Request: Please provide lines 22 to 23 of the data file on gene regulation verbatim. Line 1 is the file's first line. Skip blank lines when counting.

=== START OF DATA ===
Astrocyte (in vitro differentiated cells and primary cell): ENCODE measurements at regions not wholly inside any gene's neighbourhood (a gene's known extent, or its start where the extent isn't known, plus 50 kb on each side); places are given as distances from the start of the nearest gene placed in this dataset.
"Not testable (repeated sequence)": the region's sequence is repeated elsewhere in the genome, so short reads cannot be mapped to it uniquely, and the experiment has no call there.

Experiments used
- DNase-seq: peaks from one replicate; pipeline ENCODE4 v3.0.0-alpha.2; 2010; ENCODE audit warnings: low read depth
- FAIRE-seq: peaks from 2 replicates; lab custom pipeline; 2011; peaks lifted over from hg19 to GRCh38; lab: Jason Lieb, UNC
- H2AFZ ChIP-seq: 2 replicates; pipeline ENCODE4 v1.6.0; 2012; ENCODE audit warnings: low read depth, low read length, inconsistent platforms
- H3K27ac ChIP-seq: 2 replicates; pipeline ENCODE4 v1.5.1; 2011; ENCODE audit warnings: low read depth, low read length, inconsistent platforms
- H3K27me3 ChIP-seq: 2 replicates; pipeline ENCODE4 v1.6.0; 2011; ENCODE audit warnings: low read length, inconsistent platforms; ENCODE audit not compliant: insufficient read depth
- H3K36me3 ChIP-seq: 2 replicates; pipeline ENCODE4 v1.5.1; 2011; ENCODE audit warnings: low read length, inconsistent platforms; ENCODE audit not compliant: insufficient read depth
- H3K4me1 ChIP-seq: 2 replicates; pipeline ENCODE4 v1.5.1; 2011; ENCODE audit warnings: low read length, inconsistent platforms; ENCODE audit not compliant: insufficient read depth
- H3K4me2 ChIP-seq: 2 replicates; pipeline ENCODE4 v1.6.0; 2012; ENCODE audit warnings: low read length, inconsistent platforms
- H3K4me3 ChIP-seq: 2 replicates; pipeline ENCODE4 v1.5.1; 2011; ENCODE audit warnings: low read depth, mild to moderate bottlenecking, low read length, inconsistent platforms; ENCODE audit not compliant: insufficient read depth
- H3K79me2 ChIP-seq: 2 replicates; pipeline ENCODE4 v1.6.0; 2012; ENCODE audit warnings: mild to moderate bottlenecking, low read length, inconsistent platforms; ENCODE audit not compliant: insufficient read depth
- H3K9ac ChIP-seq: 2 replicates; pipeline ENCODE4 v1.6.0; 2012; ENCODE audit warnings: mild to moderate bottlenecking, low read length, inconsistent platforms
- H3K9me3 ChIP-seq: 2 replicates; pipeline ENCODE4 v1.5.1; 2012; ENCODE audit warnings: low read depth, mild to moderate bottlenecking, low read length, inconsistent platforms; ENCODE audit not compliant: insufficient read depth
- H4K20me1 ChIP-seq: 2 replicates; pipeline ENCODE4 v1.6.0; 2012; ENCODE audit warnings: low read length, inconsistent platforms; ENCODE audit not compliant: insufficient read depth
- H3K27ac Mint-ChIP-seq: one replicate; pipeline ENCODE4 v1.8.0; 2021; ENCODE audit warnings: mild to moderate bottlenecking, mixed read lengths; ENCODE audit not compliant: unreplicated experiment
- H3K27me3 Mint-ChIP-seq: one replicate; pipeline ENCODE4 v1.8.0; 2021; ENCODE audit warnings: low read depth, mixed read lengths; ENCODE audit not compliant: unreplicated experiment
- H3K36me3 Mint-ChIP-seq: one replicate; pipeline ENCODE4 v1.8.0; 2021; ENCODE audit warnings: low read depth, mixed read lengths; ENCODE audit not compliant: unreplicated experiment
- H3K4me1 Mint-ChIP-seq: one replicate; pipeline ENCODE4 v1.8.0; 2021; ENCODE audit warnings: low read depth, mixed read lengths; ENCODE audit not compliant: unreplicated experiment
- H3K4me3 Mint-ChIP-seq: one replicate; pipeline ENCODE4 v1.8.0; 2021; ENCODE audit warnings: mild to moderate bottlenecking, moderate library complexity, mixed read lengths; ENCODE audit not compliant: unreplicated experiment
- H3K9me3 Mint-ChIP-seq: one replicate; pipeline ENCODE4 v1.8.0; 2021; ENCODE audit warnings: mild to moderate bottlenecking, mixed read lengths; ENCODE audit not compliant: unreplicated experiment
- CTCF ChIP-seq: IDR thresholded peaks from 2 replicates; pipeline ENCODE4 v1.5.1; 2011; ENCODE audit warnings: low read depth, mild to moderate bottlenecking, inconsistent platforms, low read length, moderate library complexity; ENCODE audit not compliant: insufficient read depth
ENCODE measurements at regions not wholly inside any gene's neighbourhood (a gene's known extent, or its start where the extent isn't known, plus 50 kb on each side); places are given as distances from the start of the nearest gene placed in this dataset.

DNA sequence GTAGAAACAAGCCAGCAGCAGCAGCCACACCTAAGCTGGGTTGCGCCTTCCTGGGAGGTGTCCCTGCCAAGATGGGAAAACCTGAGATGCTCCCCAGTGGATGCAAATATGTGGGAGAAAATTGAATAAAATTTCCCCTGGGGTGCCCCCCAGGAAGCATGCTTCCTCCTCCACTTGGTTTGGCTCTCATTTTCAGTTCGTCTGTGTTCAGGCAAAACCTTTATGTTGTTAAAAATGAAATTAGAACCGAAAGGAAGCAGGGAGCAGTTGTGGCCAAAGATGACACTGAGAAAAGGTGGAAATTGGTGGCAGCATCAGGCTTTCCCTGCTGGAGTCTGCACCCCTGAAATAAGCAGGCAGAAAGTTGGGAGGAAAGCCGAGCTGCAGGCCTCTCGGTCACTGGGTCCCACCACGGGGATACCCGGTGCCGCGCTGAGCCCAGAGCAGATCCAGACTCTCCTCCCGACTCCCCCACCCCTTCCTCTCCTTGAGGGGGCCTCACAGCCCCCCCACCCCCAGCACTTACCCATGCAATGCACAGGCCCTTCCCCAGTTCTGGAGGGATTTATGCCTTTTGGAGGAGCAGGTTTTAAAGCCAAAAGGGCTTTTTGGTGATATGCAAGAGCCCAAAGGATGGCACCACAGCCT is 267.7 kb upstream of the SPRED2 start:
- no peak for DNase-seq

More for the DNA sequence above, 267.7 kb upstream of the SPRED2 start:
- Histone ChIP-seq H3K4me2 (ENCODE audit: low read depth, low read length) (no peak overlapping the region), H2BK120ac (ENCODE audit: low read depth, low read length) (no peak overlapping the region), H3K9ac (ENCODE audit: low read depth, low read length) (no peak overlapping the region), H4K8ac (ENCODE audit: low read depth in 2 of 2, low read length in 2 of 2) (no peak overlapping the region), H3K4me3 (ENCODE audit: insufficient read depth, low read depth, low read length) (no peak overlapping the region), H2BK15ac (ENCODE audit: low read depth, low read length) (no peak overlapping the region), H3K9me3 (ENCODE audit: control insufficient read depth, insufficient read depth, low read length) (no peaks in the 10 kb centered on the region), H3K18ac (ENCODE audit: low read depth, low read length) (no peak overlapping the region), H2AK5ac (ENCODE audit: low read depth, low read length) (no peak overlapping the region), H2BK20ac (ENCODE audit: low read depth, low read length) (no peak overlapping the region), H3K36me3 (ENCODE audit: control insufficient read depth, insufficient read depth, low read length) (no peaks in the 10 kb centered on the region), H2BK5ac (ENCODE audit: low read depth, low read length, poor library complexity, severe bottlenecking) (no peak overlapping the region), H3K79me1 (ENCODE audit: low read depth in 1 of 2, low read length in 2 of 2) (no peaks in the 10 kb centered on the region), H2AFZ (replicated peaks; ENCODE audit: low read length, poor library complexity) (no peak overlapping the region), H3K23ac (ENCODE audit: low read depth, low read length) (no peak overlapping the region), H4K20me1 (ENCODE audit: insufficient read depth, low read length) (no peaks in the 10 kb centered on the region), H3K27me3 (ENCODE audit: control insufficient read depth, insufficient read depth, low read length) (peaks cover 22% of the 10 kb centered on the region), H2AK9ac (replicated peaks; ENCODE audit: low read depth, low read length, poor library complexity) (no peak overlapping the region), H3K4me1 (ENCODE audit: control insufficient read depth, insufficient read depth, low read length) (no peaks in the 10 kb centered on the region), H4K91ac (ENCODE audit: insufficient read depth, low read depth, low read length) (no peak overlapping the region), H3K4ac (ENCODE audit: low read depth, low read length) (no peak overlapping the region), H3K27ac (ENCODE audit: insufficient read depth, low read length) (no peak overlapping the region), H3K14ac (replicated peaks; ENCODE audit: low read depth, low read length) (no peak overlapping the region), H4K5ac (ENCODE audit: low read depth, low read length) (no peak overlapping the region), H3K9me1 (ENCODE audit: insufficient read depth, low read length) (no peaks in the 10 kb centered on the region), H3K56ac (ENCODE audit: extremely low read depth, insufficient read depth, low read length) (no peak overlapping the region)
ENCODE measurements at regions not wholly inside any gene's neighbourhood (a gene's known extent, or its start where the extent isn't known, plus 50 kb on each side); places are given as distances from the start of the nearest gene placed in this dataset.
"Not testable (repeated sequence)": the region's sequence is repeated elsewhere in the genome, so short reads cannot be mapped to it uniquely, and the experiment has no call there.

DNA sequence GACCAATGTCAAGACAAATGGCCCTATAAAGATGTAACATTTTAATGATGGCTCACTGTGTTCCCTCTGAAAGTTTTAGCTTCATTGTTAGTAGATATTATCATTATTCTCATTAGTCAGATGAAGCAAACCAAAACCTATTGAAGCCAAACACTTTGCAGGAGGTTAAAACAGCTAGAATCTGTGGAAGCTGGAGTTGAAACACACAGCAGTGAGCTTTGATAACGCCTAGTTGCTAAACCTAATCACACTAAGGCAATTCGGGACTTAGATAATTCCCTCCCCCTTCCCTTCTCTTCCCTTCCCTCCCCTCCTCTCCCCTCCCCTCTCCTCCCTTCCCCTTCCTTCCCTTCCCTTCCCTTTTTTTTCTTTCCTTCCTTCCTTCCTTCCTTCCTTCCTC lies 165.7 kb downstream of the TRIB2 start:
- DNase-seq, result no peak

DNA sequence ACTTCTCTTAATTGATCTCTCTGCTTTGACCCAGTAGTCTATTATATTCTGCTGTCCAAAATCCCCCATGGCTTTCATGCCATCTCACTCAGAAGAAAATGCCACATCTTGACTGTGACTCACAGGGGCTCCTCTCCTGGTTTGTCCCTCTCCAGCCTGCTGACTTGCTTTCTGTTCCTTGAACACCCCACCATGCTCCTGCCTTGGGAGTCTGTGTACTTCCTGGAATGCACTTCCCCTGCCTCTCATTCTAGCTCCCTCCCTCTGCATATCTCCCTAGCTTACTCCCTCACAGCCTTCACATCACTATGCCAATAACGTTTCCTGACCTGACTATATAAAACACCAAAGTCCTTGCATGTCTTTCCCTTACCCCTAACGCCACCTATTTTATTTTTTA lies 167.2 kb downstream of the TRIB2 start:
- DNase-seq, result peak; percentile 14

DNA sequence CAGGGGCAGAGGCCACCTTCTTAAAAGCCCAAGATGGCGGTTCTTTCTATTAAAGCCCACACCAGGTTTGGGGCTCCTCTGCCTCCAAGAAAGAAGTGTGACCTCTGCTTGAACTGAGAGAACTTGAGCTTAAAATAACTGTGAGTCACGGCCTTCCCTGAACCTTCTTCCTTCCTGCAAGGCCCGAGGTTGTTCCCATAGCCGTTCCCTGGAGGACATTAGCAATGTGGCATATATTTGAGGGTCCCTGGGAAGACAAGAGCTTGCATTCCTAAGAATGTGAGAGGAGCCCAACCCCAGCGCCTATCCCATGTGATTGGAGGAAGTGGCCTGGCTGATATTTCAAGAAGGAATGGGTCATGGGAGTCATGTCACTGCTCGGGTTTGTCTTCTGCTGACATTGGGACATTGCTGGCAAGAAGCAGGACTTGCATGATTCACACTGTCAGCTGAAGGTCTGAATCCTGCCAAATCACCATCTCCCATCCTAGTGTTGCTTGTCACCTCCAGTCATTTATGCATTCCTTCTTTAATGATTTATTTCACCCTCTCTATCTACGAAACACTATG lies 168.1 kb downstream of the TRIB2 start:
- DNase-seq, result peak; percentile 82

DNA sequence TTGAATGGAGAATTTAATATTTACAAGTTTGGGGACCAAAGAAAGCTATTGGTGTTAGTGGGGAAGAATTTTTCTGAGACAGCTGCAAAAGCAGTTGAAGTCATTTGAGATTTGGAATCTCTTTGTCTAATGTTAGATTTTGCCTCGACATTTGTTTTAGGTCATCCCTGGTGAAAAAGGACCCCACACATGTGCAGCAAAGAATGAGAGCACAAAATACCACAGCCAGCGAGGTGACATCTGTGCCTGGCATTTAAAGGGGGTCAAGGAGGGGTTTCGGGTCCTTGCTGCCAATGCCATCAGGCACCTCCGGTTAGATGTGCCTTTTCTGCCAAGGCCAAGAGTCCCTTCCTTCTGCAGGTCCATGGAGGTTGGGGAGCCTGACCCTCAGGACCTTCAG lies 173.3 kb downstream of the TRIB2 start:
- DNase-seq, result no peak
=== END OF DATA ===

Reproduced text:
- H3K9me3 Mint-ChIP-seq: one replicate; pipeline ENCODE4 v1.8.0; 2021; ENCODE audit warnings: mild to moderate bottlenecking, mixed read lengths; ENCODE audit not compliant: unreplicated experiment
- CTCF ChIP-seq: IDR thresholded peaks from 2 replicates; pipeline ENCODE4 v1.5.1; 2011; ENCODE audit warnings: low read depth, mild to moderate bottlenecking, inconsistent platforms, low read length, moderate library complexity; ENCODE audit not compliant: insufficient read depth